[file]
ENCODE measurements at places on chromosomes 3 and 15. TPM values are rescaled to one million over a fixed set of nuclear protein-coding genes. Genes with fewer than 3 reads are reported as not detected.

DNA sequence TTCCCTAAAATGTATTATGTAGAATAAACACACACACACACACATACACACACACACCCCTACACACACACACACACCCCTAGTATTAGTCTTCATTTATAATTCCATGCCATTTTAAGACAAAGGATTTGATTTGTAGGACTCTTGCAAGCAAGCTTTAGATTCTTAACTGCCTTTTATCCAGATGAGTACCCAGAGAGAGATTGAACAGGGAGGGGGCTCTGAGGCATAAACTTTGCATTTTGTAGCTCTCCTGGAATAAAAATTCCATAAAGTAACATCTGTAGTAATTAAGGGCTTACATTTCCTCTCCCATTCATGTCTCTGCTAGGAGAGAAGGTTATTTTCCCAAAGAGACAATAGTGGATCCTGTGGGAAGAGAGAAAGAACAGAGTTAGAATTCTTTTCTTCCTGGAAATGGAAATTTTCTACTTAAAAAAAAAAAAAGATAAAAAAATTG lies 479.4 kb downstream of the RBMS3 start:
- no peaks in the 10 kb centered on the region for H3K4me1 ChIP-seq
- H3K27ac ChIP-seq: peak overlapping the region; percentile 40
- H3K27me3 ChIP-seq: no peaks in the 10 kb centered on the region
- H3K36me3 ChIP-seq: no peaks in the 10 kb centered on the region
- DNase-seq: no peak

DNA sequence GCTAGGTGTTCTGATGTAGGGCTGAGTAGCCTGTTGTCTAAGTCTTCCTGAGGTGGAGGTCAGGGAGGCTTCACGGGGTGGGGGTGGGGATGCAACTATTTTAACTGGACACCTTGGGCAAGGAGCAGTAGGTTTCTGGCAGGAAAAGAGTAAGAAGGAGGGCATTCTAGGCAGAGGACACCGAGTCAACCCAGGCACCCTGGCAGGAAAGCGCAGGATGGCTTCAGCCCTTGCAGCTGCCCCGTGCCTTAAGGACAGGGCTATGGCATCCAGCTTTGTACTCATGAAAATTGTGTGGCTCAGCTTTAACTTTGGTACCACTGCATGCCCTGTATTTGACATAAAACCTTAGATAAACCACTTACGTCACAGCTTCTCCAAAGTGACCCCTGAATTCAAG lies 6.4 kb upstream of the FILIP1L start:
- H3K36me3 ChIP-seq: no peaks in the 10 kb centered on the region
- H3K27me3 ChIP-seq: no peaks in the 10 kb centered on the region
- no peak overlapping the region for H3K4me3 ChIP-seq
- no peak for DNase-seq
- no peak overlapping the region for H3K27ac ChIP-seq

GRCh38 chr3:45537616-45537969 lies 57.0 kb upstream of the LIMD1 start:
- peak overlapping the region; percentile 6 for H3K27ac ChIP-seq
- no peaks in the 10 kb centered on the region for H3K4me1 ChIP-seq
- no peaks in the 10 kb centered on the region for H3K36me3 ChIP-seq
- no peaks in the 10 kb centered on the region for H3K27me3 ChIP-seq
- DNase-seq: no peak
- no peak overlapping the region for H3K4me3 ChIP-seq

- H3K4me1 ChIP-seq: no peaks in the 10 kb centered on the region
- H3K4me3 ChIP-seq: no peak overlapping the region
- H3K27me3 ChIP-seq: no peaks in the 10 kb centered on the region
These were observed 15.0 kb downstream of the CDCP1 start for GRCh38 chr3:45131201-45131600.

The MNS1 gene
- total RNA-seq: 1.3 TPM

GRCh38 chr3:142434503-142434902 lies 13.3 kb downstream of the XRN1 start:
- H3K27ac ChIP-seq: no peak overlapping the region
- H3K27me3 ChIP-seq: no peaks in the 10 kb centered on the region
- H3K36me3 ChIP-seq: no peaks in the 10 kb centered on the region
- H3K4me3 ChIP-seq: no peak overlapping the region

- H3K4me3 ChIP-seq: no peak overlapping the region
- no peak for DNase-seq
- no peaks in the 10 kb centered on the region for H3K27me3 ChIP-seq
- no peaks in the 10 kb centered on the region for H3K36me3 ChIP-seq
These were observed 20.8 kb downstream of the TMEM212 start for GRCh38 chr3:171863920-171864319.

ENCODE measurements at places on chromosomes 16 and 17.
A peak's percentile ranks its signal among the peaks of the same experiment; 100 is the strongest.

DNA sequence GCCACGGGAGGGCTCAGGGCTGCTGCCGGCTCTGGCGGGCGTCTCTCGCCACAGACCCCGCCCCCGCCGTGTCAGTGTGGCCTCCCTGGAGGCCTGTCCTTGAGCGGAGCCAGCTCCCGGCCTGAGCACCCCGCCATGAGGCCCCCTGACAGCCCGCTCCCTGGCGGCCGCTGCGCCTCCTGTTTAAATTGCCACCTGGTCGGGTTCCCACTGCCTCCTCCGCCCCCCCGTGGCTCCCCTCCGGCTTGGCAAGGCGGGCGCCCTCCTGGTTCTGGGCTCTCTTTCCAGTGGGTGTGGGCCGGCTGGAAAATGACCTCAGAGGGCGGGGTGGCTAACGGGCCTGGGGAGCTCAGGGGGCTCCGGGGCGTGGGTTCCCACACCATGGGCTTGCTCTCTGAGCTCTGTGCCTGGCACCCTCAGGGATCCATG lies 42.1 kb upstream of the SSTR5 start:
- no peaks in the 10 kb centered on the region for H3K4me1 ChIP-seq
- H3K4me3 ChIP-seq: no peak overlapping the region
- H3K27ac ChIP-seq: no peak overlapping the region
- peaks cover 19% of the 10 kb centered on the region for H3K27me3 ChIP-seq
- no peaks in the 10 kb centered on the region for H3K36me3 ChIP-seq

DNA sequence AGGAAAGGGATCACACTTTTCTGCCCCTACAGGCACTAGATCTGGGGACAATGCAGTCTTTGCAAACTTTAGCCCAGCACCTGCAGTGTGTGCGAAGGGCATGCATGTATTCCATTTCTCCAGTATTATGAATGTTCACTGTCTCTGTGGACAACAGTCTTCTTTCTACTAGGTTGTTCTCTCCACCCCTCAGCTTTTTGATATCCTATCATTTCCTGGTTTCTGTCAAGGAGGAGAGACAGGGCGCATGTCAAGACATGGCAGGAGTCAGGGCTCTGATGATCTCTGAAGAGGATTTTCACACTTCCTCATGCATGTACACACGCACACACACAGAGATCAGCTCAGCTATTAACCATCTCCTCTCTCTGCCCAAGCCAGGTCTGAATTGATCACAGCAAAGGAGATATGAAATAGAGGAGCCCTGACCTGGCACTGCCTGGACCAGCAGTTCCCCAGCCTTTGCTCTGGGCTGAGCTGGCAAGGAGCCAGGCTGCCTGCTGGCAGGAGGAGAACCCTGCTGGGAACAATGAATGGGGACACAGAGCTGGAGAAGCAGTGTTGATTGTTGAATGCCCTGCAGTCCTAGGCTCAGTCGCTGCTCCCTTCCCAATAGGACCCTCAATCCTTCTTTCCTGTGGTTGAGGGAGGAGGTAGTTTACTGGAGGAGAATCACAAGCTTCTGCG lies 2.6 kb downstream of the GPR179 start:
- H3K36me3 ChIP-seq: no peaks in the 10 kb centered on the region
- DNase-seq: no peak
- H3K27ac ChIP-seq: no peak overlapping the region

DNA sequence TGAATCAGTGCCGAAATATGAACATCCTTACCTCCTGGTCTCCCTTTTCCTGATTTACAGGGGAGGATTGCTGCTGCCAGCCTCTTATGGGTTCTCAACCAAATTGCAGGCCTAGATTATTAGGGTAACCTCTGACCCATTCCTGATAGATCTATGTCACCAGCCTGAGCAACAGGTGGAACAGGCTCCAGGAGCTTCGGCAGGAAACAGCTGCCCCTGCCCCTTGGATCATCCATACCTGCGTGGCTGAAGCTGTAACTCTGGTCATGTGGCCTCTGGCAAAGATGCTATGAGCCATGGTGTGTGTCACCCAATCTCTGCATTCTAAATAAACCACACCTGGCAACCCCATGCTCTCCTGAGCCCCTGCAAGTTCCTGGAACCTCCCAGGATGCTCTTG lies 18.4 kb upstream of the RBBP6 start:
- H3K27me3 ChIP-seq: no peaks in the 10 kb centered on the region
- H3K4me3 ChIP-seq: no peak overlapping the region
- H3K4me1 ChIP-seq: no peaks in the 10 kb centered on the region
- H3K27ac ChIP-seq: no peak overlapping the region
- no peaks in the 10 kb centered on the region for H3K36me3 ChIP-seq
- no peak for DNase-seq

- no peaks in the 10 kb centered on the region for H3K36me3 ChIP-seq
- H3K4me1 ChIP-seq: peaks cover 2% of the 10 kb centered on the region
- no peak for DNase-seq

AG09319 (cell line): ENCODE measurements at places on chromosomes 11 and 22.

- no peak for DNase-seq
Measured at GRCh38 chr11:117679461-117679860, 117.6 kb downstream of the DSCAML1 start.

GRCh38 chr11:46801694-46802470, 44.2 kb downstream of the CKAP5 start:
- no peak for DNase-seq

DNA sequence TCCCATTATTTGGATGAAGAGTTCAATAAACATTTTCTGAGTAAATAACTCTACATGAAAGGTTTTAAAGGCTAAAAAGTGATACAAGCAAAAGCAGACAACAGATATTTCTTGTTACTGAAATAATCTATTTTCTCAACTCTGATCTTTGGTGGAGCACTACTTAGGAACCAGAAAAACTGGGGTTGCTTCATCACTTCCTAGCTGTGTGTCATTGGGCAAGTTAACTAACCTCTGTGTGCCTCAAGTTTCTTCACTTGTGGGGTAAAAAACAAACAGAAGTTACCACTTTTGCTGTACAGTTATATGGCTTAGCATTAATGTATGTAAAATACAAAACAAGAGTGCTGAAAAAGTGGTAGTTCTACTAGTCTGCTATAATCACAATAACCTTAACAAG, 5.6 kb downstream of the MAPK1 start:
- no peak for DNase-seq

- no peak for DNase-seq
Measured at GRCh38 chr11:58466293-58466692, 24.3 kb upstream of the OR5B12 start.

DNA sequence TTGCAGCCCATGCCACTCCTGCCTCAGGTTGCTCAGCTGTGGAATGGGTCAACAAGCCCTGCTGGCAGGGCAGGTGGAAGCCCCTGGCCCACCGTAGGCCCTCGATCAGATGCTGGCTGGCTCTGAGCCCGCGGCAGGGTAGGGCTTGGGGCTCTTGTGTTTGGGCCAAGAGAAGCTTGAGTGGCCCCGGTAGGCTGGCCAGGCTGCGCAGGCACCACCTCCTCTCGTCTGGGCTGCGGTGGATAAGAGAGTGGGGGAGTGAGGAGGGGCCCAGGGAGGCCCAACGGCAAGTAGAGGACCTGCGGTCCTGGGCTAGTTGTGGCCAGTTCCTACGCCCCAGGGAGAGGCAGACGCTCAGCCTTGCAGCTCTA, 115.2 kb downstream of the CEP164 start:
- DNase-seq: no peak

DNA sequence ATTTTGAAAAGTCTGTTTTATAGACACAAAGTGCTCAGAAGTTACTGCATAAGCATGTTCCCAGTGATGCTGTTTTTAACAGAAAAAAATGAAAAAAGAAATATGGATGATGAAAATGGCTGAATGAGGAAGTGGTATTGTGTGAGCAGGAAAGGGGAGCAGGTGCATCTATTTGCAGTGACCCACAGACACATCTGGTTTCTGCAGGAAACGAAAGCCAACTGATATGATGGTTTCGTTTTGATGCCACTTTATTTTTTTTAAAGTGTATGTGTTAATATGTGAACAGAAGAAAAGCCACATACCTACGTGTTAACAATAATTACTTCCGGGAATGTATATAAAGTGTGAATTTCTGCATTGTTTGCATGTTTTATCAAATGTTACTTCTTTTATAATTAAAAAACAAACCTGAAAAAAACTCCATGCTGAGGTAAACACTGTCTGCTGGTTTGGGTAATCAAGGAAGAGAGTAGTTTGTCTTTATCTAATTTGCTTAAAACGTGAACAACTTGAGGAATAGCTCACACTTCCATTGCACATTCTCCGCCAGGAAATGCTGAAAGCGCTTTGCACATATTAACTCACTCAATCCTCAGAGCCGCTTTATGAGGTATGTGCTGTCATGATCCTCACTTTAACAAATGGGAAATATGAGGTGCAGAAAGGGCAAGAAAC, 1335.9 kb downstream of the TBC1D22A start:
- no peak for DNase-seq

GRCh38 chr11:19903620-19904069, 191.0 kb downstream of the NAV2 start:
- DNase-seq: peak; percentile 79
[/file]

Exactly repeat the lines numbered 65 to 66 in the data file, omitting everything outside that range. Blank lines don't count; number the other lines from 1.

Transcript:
- no peak for DNase-seq

- no peak for DNase-seq